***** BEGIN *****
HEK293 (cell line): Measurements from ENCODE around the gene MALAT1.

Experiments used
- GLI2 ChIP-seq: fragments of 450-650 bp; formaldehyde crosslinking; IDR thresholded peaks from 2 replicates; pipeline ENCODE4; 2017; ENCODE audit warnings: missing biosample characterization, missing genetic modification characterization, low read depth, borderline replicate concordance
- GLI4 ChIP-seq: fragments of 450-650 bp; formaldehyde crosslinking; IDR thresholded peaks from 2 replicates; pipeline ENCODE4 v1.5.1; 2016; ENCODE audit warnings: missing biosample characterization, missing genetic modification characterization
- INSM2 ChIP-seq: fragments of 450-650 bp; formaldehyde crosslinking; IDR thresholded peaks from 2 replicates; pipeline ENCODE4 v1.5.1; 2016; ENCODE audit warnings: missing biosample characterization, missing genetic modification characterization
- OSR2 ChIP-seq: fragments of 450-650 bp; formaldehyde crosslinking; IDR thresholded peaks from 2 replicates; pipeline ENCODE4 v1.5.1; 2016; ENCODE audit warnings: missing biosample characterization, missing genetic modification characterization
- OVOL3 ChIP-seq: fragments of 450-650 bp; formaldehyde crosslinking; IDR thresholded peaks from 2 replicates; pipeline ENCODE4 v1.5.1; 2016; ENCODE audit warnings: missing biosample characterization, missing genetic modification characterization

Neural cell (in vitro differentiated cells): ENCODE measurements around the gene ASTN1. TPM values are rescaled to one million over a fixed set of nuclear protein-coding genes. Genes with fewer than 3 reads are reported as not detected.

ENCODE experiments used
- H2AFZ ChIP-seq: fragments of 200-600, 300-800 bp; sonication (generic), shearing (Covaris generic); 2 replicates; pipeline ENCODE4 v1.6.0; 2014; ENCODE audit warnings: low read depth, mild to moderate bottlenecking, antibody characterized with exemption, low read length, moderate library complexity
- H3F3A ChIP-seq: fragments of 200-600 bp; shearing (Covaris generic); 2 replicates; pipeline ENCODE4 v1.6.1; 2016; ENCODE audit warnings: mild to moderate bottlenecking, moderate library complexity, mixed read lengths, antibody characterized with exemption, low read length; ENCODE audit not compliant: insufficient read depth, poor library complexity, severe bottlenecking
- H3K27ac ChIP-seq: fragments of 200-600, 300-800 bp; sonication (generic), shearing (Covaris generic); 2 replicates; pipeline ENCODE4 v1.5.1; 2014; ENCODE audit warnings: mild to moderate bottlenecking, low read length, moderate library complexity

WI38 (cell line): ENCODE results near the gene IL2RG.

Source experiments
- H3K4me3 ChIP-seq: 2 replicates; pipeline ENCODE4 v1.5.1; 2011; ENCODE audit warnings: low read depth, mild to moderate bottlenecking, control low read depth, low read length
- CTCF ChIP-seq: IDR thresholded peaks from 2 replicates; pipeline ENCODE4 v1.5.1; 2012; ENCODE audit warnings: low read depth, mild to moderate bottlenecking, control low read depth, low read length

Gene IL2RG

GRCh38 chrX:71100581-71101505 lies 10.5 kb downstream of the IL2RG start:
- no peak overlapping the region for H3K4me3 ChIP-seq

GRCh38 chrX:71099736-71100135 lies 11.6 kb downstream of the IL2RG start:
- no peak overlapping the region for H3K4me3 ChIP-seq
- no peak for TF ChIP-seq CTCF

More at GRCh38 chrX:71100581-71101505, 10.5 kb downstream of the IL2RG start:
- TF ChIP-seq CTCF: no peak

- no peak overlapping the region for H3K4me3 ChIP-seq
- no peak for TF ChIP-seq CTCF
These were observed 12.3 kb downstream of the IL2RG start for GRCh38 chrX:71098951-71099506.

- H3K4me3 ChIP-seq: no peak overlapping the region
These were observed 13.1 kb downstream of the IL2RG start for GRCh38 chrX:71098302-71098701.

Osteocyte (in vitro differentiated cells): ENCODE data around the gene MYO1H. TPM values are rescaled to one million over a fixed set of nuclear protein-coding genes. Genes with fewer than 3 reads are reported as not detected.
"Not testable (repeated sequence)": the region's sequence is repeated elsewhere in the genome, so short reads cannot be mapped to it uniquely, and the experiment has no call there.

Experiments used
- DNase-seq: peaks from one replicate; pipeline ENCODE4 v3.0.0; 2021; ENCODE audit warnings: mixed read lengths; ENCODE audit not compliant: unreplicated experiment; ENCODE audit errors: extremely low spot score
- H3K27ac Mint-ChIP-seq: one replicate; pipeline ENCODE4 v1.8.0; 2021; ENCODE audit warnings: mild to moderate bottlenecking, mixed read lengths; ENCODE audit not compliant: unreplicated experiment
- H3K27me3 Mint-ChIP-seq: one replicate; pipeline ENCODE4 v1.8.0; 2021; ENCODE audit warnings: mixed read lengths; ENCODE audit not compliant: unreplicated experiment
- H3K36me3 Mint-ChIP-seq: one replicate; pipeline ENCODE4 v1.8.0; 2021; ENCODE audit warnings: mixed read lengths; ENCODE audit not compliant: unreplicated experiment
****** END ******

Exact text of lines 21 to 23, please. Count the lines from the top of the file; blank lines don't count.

- no peak overlapping the region for H3K4me3 ChIP-seq
- no peak for TF ChIP-seq CTCF

More at GRCh38 chrX:71100581-71101505, 10.5 kb downstream of the IL2RG start: